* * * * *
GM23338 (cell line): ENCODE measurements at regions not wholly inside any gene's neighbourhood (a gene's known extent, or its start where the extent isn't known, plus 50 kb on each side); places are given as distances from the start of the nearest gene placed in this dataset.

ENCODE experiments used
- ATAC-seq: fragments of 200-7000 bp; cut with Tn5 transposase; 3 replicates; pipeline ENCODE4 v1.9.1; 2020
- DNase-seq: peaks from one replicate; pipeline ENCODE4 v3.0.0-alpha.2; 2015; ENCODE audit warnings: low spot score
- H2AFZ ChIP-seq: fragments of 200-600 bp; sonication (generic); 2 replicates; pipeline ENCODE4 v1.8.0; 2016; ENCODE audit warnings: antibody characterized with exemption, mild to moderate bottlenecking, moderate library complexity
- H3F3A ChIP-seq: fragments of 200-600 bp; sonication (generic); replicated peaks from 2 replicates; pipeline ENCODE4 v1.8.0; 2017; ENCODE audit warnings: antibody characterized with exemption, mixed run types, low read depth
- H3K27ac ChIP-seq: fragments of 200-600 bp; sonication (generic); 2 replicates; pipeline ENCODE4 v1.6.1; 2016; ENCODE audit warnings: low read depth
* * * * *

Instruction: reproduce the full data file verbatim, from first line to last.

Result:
GM23338 (cell line): ENCODE measurements at regions not wholly inside any gene's neighbourhood (a gene's known extent, or its start where the extent isn't known, plus 50 kb on each side); places are given as distances from the start of the nearest gene placed in this dataset.

ENCODE experiments used
- ATAC-seq: fragments of 200-7000 bp; cut with Tn5 transposase; 3 replicates; pipeline ENCODE4 v1.9.1; 2020
- DNase-seq: peaks from one replicate; pipeline ENCODE4 v3.0.0-alpha.2; 2015; ENCODE audit warnings: low spot score
- H2AFZ ChIP-seq: fragments of 200-600 bp; sonication (generic); 2 replicates; pipeline ENCODE4 v1.8.0; 2016; ENCODE audit warnings: antibody characterized with exemption, mild to moderate bottlenecking, moderate library complexity
- H3F3A ChIP-seq: fragments of 200-600 bp; sonication (generic); replicated peaks from 2 replicates; pipeline ENCODE4 v1.8.0; 2017; ENCODE audit warnings: antibody characterized with exemption, mixed run types, low read depth
- H3K27ac ChIP-seq: fragments of 200-600 bp; sonication (generic); 2 replicates; pipeline ENCODE4 v1.6.1; 2016; ENCODE audit warnings: low read depth